As you read the GC’s “Appeal for Unity” you see them trying to paint those fighting for women’s ordination to happen now to be taking an extreme position that is out of harmony with the rest of Adventism. However, we should not be deterred as King reminds us:

But though I was initially disappointed at being categorized as an extremist, as I continued to think about the matter I gradually gained a measure of satisfaction from the label. Was not Jesus an extremist for love: "Love your enemies, bless them that curse you, do good to them that hate you, and pray for them which despitefully use you, and persecute you." Was not Amos an extremist for justice: "Let justice roll down like waters and righteousness like an ever-flowing stream." Was not Paul an extremist for the Christian gospel: "I bear in my body the marks of the Lord Jesus." Was not Martin Luther an extremist: "Here I stand; I cannot do otherwise, so help me God." And John Bunyan: "I will stay in jail to the end of my days before I make a butchery of my conscience." And Abraham Lincoln: "This nation cannot survive half slave and half free." And Thomas Jefferson: "We hold these truths to be self-evident, that all men are created equal ..." So the question is not whether we will be extremists, but what kind of extremists we will be. Will we be extremists for hate or for love? Will we be extremists for the preservation of injustice or for the extension of justice? In that dramatic scene on Calvary's hill three men were crucified. We must never forget that all three were crucified for the same crime–the crime of extremism. Two were extremists for immorality, and thus fell below their environment. The other, Jesus Christ, was an extremist for love, truth and goodness, and thereby rose above his environment. Perhaps the South, the nation and the world are in dire need of creative extremists.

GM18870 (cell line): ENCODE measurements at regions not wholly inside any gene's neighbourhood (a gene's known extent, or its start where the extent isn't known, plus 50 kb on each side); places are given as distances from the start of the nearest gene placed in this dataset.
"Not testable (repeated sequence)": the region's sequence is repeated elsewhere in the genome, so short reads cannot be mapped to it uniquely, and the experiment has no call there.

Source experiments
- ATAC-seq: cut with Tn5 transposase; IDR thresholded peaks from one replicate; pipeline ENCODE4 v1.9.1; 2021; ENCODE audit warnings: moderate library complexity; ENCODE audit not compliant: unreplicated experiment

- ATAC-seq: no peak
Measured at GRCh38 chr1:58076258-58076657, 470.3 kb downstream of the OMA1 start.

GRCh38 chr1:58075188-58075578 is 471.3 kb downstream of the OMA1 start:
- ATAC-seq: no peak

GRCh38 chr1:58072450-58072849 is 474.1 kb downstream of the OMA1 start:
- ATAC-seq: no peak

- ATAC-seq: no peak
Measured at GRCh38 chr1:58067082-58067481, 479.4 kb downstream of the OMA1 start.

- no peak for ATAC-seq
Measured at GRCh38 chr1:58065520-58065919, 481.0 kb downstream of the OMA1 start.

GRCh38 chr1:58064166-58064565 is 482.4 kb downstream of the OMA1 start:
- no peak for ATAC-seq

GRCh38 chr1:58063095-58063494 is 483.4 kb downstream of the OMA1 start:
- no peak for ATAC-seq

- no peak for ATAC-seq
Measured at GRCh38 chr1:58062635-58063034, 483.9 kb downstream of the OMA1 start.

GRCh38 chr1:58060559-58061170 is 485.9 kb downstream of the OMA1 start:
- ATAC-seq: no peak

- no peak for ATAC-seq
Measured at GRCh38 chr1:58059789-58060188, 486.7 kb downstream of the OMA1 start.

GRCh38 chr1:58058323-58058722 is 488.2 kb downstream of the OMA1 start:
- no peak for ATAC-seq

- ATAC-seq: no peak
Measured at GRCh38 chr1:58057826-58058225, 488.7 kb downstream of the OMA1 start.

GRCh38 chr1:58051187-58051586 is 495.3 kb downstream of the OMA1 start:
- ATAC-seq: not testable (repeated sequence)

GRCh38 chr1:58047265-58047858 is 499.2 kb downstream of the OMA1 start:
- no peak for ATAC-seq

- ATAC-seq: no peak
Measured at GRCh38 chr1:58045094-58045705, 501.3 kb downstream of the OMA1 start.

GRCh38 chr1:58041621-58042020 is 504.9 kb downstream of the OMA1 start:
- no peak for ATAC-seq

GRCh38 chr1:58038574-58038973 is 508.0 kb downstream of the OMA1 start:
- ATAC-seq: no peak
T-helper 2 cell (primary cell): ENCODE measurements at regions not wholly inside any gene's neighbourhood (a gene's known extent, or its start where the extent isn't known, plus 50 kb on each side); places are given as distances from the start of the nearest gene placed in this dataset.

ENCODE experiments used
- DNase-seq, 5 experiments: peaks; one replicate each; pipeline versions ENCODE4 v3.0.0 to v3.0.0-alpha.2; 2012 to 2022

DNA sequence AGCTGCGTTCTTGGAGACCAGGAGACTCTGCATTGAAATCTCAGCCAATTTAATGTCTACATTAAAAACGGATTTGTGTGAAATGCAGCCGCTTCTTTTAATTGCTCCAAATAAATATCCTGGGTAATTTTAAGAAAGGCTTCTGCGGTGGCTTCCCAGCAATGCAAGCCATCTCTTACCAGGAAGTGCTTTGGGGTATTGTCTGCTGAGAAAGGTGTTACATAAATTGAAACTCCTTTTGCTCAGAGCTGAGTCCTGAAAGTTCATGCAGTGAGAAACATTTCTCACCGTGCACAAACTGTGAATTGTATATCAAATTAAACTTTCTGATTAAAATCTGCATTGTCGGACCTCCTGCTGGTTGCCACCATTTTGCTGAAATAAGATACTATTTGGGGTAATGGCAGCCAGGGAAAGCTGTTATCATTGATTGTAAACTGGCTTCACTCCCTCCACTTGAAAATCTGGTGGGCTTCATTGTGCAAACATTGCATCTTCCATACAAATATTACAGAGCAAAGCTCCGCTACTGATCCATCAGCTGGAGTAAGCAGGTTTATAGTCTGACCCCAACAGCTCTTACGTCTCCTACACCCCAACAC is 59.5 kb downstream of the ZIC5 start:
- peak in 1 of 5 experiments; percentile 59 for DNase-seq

I will close with a final reflection from King which provides a prophetic warning to the church:

So often the contemporary church is a weak, ineffectual voice with an uncertain sound. So often it is an archdefender of the status quo. Far from being disturbed by the presence of the church, the power structure of the average community is consoled by the church's silent–and often even vocal–sanction of things as they are.

But the judgment of God is upon the church as never before. If today's church does not recapture the sacrificial spirit of the early church, it will lose its authenticity, forfeit the loyalty of millions, and be dismissed as an irrelevant social club with no meaning for the twentieth century. Every day I meet young people whose disappointment with the church has turned into outright disgust.

My prayer is that all of us will not stand idly by but ensure that this prophetic warning will not come true. May we all be devoted to justice today, not tomorrow.



[i] A full copy of the “Letter from Birmingham Jail” can be accessed here.

[ii] A full copy of “An Appeal for Unity” can be downloaded here.

[iii] The full letter can be accessed here.

[iv] Mark Kellner, “On ordination questions, Adventist leadership appeals for orderly process.” Accessed here.

 

Trevan Osborn is pastor for young adults at the Azure Hills Church in Grand Terrace, California.